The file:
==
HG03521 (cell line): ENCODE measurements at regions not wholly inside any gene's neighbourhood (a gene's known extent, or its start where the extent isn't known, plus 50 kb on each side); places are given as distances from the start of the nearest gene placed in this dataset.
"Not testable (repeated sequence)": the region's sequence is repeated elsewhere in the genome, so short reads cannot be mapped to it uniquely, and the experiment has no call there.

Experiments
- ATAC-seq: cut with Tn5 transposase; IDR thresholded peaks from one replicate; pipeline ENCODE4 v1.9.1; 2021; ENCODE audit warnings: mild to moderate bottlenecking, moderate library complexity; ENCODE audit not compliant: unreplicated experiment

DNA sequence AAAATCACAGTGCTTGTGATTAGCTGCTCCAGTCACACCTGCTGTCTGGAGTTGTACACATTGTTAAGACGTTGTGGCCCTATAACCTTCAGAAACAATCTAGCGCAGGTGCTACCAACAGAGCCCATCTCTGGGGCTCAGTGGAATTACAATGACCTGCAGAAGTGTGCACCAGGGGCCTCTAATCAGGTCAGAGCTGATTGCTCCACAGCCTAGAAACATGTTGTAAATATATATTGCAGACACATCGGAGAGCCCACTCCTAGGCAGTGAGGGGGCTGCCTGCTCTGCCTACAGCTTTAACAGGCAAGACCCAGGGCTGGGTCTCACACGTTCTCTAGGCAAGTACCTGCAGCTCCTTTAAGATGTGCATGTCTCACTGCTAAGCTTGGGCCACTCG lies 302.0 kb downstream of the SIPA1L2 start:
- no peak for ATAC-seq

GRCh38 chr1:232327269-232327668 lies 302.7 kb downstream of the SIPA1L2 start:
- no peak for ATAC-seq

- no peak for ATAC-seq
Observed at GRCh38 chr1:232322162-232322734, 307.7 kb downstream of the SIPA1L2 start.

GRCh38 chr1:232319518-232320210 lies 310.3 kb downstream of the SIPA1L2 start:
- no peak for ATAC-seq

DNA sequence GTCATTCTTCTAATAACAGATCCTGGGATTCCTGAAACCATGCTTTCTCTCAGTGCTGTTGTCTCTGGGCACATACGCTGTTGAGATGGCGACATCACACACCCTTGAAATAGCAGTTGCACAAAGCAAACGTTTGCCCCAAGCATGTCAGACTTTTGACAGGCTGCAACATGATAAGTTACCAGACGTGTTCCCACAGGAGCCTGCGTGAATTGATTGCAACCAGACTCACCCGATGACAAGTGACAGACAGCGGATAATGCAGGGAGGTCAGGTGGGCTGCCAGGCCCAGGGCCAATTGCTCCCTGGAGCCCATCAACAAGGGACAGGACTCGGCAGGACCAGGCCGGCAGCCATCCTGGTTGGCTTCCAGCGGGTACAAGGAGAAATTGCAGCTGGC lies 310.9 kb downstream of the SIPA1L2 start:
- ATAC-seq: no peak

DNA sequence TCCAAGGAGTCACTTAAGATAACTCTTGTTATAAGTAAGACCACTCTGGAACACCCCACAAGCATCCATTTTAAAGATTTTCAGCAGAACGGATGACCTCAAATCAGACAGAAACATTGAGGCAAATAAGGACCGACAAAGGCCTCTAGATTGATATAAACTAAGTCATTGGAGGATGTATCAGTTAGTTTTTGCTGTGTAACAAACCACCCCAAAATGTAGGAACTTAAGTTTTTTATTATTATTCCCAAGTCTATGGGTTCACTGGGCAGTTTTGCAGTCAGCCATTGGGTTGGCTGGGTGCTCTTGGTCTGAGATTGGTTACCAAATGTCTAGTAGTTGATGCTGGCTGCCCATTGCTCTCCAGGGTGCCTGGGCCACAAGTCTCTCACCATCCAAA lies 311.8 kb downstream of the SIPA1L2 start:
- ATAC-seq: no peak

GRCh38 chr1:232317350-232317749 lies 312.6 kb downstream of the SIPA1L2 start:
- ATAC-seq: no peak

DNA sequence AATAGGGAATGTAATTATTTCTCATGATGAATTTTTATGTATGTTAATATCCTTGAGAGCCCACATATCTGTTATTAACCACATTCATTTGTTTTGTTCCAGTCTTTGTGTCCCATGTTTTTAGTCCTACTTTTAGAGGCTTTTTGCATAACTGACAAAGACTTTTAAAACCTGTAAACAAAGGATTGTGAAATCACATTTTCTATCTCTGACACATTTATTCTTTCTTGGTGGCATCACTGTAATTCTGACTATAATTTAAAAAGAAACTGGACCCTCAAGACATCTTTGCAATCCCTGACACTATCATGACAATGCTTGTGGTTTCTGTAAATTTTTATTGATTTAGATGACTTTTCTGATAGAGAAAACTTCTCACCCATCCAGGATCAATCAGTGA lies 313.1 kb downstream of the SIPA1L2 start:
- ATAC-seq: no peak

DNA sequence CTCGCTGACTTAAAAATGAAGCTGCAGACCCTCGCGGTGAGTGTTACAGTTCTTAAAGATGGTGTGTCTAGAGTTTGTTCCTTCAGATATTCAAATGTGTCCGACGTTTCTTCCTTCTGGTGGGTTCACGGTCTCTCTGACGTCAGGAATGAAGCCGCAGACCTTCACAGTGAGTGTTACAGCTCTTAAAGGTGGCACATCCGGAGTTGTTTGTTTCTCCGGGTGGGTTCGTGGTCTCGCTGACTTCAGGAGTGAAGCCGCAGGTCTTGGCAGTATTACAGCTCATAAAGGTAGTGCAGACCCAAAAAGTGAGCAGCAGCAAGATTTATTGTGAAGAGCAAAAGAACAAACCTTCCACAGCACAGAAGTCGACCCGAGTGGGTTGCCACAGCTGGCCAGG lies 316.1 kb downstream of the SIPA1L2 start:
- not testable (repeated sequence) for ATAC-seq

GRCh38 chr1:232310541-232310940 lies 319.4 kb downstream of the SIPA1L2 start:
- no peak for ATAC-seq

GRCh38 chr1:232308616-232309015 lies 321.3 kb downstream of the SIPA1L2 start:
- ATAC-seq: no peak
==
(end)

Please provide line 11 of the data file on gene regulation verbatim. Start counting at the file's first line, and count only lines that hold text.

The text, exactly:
GRCh38 chr1:232319518-232320210 lies 310.3 kb downstream of the SIPA1L2 start: